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Check out the photos of the Wonderful Indonesia Fremantle to Bali Race and Rally send off on Saturday 4 May 2013
11 May 2013
COMFORTABLY NUMB REJOINS THE RALLY
One of six yachts to seek shelter from the recent heavy weather in the mid west port of Geraldton, Comfortably Numb was forced to return when her traveller broke after only 45 nautical miles. Although the strong winds had eased, there was a heavy swell running so the crew decided it best to return to Geraldton for repairs. Their journey back, in confused seas, a big swell and moderate headwinds, was quite a challenge but she arrived safely.
Having completed repair work, the yacht left port this morning and is now confident of a smooth passage to Bali. “We have repaired the traveller,” said radio operator Terry Mather this morning. “It isn’t the same as it originally was but the repair is strong and we know it will do the job.”
Ahead of her, and making straight for Carnarvon, is Andrew Dawson’s Knot Dreaming, another of the yachts to have sheltered in Geraldton. The boat experienced electrical problems before arriving in Geraldton, and though repairs were made, one might speculate that a recurrence of the problem is responsible for the Carnarvon stopover.
Well out to sea from Dorre Island is Jim Macbeth’s classic Herreschoff Tiga, with just under 1000 nautical miles to go, with Terry Chapman’s Mooney some 6 miles ahead. Both are making steady progress in fresh south easterly winds.
Odyssey of Fremantle and Heritage are currently abeam of Lake McLeod and these yachts are the only ones still south of North West Cape. Cat O’Mine has stopped at Exmouth.
The remainder of the rally fleet is passing west of Barrow Island making 6 to 8 knots in a fresh south easterly air stream.
There was jubilation on board Super Sled yesterday, when she crossed the finish line at 11:30am to shave nearly 6 hours off the record set by Alan Brierty’s Limit in 2011. The
result puts into context just how good Rolly Tasker’s performance was in the inaugural 1981 race. The record set then stood for 30 years, and it took a state-of-the-art carbon fibre yacht with a hardened race crew to whittle 6 hours off the time set by Siska IV with its conventional hull construction and Dacron sails. Even the mighty Super Sled, 90 feet long, carbon fibre, canting keel and a 43 metre mast, only bettered Siska’s original record by some 12 hours!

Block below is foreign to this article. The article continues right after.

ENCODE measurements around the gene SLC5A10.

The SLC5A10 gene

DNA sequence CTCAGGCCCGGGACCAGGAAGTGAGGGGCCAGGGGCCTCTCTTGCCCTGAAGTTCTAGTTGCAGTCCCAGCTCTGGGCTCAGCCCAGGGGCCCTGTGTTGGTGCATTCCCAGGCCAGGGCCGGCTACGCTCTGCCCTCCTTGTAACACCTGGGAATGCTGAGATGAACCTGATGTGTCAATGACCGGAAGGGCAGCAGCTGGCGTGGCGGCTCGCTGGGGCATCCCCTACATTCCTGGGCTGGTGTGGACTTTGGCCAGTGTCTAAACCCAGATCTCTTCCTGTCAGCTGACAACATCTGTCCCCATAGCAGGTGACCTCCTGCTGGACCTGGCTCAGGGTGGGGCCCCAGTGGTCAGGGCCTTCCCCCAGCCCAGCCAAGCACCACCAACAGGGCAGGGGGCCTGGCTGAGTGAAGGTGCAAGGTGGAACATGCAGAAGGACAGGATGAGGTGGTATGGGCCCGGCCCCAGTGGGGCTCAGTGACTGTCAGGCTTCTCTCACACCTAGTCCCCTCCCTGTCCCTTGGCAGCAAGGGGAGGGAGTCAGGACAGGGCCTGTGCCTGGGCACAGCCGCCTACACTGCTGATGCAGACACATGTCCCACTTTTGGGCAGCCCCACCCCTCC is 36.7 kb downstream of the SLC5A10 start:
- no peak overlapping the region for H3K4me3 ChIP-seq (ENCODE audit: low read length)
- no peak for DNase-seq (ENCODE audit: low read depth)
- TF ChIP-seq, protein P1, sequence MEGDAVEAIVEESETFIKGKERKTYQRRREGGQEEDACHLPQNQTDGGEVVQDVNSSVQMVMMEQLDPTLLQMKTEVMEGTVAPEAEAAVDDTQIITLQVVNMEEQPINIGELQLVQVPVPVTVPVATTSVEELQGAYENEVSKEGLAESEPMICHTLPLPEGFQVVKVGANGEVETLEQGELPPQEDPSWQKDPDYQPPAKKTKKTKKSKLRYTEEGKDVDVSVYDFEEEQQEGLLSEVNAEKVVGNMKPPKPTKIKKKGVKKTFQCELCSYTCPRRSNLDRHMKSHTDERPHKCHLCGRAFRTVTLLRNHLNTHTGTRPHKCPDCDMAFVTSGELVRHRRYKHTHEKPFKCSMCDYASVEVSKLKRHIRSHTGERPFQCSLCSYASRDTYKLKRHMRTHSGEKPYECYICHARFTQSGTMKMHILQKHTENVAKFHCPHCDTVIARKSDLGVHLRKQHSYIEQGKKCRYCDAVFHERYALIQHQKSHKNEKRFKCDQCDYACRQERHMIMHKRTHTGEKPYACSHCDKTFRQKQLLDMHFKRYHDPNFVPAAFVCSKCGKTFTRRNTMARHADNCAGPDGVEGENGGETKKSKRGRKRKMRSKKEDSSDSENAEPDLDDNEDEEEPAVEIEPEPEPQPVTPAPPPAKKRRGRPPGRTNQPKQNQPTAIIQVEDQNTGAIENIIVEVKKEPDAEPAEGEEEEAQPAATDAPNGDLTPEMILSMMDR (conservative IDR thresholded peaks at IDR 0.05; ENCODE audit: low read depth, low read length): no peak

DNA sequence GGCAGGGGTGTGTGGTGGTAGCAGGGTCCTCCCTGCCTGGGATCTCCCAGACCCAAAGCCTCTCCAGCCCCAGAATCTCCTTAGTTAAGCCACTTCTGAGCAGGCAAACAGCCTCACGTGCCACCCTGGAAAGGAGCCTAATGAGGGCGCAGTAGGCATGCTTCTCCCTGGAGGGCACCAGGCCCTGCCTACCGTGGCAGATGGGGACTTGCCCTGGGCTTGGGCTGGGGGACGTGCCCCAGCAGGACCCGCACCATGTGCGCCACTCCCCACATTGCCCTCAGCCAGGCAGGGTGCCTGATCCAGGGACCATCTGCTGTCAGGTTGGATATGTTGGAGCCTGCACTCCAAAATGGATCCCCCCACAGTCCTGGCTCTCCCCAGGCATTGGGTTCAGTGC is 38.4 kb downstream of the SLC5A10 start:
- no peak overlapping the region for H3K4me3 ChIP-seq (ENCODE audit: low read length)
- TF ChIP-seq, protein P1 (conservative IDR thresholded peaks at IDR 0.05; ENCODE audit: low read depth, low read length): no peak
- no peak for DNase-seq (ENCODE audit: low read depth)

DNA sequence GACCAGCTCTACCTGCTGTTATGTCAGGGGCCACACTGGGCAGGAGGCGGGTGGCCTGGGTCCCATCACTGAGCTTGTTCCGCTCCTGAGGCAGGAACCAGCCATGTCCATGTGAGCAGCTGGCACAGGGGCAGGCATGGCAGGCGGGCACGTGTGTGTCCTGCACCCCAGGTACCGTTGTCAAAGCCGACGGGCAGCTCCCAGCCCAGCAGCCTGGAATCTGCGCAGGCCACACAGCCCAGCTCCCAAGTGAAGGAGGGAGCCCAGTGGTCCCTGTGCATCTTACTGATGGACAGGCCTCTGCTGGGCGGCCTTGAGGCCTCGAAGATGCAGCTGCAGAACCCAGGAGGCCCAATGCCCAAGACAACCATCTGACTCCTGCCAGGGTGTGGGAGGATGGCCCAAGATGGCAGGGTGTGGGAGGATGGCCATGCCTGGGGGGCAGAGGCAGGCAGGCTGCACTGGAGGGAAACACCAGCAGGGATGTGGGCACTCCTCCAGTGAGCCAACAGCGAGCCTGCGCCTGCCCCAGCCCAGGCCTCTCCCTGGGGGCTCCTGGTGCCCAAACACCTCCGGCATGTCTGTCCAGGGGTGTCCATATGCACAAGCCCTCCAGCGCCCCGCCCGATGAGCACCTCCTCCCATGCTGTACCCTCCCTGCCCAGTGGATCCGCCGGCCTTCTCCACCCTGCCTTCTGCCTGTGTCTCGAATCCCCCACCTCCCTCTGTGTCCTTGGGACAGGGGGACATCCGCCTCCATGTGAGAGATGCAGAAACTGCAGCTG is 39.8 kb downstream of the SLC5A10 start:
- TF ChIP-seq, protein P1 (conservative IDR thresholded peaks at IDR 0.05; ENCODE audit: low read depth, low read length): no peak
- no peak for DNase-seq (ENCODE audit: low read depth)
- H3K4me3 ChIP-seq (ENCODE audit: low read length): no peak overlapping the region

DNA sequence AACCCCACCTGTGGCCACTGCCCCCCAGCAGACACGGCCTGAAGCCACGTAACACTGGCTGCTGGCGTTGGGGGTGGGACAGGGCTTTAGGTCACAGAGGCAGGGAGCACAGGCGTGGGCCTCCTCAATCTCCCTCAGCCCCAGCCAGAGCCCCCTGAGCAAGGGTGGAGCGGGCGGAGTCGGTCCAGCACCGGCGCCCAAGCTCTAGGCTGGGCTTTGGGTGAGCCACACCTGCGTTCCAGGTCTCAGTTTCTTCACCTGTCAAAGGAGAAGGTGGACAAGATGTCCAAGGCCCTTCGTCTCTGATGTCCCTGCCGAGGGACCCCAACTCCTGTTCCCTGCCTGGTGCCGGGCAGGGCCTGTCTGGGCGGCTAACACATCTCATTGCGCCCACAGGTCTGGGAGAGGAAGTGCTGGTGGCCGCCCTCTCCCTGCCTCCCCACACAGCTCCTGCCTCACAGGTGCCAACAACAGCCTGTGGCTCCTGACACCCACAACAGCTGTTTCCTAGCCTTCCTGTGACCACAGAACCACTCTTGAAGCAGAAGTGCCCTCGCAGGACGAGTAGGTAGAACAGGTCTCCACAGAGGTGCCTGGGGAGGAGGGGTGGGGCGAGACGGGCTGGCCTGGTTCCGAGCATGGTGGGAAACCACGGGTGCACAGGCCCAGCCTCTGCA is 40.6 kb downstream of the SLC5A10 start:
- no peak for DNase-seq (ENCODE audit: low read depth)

The Handicap leader is still General Lee, heading north at around 8 knots in a breeze which is starting to soften a little. At 11:00am today the yacht had 120 miles to go, which suggests a finish in the early hours of Sunday morning.
Steel de Breeze is in an interesting position. When both her steering cables broke, the yacht reverted to autopilot and advised race control that she had retired. There has since been some conjecture that under the IRC rule at least, the use of auto pilot is permitted. As a result, the yacht’s status is under review by the race committee.
Bill Henson’s Circa, 257 nautical miles behind General Lee, lies third on both handicap systems, while at the back of the racing fleet, Jon Sanders has finally broken away from the little UFO34 Not Negotiable and holds down 4th place with Not Negotiable 5th. Rolly Tasker Perie Banou is still 531 nautical miles from the finish and is now 8 miles ahead of Not Negotiable.
Light east to south east winds are expected to continue in the final 250 miles of the journey, becoming lighter on the final approach to the island.
10 May 2013
STEEL STUMBLES WHILE SUPER SLED THRIVES OVERNIGHT
Just when the armchair admirals had written off any chance Super Sled had of breaking the record for the Wonderful Indonesia Fremantle to Bali Race & Rally, she enjoyed perfect conditions overnight and at 6am today made her mandatory call to Bali Race Control to advise that she expected to reach the finish line in 6 hours. If she makes that, she will shave more than five hours off the record set by Alan Brierty’s Limit in 2011.
With just 34 nautical miles to go at 8:30am it almost seems like a foregone conclusion, but – and it is a big but – the advice from Bali Race Control is that there is almost no wind at the island and rain is bucketing down. It will be the first time that Super Sled’s deck has been wet since leaving Fremantle. She was so far ahead of the fleet when the storm front came through on Tuesday and Wednesday that she did not experience any strong winds. So the super maxi withthe canting keel still has to negotiate the infamous tidal currents of the Lombok Strait and the possibility of super light conditions near the island. The combination has broken many sailors’ hearts in past races!
Brian de Vries’ gallant charge came to an end early last night when a steering cable broke. The crew proceeded by steering with the other wheel, until two hours later, that too, gave way. In sloppy seas and in the dark, repair was not an option so the yacht retired from the race and is continuing northwards using her autopilot. The broken cables will be repaired in daylight this morning. The yacht was running second on both handicap systems at the time of her retirement.
Comfortably Numb has turned around and appears to be heading back to Geraldton for unspecified reasons. The crew might be uncomfortably numb when they reach shore, as they bash southward into headwinds through the big swell left over from the recent storm.